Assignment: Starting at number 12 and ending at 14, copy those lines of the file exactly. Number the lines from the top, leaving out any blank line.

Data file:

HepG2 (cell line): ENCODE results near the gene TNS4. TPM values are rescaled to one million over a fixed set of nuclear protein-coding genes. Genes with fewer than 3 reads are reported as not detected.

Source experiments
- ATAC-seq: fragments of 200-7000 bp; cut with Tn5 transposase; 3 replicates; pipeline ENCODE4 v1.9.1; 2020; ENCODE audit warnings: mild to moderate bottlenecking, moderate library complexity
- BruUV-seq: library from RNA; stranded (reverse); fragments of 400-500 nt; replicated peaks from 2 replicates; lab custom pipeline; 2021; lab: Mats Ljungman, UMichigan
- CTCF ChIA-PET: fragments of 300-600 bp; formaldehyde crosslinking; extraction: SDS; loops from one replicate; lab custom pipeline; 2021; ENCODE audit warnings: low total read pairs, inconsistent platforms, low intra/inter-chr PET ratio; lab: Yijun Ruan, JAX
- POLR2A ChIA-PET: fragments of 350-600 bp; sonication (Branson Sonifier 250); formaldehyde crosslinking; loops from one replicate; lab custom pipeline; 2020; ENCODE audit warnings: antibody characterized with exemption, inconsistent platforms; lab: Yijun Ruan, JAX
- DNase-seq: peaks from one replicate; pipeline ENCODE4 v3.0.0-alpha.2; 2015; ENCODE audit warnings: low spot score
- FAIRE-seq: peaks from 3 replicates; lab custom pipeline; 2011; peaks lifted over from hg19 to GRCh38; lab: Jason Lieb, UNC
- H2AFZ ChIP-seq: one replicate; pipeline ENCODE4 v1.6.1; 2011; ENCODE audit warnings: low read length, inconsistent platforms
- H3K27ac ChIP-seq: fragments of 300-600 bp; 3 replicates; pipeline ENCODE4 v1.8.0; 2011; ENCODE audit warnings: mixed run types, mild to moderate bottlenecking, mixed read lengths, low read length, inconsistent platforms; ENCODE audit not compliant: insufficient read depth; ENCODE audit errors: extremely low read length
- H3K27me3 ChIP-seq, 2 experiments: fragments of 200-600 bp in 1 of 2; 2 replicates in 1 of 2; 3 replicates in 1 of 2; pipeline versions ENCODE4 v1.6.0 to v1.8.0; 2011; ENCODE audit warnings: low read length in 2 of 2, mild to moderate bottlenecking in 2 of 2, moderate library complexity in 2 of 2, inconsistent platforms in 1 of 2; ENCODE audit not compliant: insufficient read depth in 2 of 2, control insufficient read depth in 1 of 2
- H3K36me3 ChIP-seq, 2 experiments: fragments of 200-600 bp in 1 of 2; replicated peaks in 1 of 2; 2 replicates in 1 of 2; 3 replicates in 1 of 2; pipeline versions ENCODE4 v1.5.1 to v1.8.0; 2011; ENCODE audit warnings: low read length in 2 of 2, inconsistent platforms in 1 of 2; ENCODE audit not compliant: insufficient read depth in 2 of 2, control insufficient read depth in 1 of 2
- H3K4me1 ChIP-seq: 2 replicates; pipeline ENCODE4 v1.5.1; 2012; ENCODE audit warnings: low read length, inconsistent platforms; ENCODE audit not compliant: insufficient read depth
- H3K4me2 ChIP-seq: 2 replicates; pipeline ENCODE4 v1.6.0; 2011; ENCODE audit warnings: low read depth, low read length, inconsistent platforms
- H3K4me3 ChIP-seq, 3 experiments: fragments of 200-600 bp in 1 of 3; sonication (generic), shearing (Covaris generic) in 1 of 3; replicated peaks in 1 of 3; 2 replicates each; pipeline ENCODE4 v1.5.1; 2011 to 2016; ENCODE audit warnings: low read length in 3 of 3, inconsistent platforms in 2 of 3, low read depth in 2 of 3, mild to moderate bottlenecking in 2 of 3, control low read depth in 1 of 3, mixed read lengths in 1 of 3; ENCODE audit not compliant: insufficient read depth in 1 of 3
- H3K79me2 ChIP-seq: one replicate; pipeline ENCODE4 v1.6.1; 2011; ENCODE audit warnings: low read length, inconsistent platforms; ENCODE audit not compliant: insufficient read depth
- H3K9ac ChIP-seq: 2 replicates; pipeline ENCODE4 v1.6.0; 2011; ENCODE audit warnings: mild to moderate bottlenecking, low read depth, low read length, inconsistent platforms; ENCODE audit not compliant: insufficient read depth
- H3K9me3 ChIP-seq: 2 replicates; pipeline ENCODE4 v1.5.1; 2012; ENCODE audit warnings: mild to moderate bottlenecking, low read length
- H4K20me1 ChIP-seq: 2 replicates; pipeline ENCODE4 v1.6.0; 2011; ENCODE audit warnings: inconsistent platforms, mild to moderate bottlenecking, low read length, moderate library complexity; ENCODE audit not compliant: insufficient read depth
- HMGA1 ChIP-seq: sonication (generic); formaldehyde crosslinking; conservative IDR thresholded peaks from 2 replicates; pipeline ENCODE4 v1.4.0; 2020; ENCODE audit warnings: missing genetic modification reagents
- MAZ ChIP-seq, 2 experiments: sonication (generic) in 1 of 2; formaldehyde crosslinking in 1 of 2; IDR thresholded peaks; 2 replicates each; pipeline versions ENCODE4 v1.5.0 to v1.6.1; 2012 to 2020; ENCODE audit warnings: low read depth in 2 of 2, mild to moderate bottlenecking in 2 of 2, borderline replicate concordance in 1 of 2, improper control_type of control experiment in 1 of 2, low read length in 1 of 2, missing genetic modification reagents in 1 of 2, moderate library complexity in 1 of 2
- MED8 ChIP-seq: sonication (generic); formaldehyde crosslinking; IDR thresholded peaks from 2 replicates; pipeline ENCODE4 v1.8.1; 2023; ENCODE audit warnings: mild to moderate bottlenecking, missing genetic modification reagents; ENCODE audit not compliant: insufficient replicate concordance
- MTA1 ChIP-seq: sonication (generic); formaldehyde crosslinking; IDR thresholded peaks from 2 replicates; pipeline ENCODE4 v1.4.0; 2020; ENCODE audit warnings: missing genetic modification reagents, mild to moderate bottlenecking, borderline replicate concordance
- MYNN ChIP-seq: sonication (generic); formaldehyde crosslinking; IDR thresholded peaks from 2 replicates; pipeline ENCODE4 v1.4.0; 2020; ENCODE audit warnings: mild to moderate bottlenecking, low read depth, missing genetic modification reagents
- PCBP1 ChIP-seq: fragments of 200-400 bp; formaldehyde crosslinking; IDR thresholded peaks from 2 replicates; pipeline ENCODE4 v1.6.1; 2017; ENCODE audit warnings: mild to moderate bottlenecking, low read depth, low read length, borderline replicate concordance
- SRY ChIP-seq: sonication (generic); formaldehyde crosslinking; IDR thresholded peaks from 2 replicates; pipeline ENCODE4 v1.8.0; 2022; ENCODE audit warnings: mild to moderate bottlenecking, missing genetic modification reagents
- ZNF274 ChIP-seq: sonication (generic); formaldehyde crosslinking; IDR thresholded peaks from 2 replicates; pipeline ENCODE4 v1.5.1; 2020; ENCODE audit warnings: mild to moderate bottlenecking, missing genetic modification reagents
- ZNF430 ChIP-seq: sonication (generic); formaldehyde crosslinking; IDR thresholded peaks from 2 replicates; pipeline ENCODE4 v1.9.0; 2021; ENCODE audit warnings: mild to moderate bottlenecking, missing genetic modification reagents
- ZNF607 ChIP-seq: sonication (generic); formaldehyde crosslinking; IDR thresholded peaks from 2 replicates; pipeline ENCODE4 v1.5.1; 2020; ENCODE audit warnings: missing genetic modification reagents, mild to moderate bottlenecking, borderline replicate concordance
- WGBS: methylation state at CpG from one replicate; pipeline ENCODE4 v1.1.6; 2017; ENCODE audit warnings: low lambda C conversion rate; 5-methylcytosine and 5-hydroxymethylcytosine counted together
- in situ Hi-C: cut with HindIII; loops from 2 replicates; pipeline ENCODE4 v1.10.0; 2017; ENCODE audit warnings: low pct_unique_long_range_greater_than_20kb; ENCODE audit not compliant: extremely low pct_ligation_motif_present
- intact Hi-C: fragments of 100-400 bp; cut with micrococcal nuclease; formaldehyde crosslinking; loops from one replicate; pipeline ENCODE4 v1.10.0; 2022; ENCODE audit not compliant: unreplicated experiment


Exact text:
- H3K36me3 ChIP-seq, 2 experiments: fragments of 200-600 bp in 1 of 2; replicated peaks in 1 of 2; 2 replicates in 1 of 2; 3 replicates in 1 of 2; pipeline versions ENCODE4 v1.5.1 to v1.8.0; 2011; ENCODE audit warnings: low read length in 2 of 2, inconsistent platforms in 1 of 2; ENCODE audit not compliant: insufficient read depth in 2 of 2, control insufficient read depth in 1 of 2
- H3K4me1 ChIP-seq: 2 replicates; pipeline ENCODE4 v1.5.1; 2012; ENCODE audit warnings: low read length, inconsistent platforms; ENCODE audit not compliant: insufficient read depth
- H3K4me2 ChIP-seq: 2 replicates; pipeline ENCODE4 v1.6.0; 2011; ENCODE audit warnings: low read depth, low read length, inconsistent platforms